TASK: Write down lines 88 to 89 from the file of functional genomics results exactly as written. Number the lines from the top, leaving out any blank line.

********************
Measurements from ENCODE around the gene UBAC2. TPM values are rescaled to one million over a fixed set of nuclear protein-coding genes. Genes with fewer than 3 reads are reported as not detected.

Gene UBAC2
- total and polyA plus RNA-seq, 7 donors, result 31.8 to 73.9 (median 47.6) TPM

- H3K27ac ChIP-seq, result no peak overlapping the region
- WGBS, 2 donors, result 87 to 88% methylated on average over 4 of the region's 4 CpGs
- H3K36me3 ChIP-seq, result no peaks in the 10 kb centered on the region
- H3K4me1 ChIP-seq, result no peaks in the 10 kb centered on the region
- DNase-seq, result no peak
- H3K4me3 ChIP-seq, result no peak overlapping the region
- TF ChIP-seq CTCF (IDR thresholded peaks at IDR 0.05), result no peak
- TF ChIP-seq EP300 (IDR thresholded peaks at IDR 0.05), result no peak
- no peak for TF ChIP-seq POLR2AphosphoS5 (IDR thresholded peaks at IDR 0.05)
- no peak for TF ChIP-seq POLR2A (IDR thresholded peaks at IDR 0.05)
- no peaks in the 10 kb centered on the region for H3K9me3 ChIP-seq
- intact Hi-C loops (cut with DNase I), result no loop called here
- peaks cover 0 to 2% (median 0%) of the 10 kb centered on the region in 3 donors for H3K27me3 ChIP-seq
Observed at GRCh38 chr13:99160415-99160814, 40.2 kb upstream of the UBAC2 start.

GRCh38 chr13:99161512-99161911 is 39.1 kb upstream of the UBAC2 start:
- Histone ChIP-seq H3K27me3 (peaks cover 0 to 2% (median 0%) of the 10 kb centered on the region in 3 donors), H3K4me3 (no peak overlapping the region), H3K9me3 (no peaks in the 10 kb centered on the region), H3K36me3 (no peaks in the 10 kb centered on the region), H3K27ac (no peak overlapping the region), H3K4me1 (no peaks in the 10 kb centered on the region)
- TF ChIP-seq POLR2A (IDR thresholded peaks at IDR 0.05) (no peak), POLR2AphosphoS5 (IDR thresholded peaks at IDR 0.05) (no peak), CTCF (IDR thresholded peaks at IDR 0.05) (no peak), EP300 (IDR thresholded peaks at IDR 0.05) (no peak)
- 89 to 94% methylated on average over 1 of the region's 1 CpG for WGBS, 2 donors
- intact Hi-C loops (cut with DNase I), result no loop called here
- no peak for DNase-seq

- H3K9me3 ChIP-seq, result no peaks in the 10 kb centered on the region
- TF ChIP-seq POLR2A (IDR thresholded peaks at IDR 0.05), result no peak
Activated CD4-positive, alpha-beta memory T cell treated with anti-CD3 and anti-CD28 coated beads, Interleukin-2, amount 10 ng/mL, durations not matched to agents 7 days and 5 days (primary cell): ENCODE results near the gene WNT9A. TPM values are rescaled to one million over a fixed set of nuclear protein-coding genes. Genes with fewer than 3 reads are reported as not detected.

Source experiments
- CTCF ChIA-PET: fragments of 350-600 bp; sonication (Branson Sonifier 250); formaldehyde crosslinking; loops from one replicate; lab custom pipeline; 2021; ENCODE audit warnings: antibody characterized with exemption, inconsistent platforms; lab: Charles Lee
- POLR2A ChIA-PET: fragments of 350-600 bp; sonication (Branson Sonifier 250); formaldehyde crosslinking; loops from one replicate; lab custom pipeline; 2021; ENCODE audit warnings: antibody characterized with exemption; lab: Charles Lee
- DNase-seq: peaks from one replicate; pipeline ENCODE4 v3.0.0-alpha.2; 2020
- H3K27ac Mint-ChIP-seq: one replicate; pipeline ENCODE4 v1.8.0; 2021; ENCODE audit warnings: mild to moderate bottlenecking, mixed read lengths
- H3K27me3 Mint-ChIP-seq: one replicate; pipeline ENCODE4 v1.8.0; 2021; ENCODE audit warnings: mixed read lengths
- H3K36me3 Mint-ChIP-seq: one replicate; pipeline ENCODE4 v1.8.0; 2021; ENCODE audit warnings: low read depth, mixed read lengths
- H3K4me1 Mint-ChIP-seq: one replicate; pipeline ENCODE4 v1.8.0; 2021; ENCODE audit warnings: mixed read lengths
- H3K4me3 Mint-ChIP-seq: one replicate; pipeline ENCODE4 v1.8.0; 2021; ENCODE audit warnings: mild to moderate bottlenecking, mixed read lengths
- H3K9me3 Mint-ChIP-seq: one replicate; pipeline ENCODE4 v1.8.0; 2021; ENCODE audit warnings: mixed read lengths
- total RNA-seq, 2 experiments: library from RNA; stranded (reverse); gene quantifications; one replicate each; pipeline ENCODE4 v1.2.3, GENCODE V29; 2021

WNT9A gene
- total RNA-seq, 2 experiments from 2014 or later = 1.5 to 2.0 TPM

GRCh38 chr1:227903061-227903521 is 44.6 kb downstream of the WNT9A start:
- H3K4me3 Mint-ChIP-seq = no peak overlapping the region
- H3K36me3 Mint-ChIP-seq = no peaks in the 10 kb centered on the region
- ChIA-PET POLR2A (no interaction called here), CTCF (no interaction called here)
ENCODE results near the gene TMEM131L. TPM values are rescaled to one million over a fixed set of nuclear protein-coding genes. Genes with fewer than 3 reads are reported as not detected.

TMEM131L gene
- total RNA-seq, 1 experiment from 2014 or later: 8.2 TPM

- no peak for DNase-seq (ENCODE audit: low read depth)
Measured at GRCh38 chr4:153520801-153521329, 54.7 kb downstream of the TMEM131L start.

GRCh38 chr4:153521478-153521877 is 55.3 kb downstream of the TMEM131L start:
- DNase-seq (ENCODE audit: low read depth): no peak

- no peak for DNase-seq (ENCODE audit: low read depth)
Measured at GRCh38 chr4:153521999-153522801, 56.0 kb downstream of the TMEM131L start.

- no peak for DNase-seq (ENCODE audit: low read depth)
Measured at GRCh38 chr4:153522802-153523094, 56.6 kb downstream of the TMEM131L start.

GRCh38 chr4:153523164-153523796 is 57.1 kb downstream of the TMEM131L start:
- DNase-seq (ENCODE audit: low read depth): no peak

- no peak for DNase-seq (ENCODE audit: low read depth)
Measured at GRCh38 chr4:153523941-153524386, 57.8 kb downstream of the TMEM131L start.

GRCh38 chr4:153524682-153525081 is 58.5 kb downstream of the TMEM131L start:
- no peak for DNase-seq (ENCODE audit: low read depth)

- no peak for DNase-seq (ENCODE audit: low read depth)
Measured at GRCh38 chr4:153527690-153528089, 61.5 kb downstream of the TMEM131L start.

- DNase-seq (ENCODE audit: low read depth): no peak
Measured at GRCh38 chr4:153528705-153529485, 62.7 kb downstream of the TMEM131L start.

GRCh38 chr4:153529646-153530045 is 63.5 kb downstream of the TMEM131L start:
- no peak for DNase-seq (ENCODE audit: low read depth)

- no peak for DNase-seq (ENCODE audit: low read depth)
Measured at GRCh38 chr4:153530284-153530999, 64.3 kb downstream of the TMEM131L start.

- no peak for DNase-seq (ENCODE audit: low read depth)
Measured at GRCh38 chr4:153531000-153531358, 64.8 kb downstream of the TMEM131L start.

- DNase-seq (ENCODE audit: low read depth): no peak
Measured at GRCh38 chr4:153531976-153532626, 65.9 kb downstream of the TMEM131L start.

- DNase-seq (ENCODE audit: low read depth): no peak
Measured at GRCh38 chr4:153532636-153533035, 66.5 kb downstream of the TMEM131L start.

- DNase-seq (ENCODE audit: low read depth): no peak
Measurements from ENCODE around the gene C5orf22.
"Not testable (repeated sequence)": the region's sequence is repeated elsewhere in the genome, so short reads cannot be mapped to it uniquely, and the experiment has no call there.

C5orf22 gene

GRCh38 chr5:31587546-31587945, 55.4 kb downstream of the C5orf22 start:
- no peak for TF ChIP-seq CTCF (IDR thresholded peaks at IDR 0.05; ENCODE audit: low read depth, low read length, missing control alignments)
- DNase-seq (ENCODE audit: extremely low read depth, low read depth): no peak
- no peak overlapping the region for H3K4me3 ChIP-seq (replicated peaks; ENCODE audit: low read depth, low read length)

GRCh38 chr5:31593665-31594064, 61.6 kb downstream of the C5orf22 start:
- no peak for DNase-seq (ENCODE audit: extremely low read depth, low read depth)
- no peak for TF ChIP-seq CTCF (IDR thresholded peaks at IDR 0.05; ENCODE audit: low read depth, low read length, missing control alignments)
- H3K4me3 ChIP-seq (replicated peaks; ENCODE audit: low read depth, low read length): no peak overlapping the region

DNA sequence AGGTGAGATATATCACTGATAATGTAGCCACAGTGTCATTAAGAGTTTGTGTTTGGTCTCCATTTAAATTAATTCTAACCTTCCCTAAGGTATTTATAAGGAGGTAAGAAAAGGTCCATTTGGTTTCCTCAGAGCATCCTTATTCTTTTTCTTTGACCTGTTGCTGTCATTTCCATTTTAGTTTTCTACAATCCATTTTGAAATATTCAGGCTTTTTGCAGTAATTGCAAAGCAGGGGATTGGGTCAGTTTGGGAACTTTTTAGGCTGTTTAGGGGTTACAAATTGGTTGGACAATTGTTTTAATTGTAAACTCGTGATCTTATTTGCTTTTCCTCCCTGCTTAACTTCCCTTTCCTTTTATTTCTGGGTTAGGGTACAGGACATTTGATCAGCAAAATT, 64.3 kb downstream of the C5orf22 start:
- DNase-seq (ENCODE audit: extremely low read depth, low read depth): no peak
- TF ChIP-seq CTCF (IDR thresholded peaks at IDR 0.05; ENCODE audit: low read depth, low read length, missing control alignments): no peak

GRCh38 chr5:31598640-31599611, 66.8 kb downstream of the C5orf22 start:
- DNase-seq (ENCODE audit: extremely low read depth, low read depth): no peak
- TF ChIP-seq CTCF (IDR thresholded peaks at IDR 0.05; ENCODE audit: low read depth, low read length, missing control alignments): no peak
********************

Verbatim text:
- DNase-seq (ENCODE audit: extremely low read depth, low read depth): no peak
- TF ChIP-seq CTCF (IDR thresholded peaks at IDR 0.05; ENCODE audit: low read depth, low read length, missing control alignments): no peak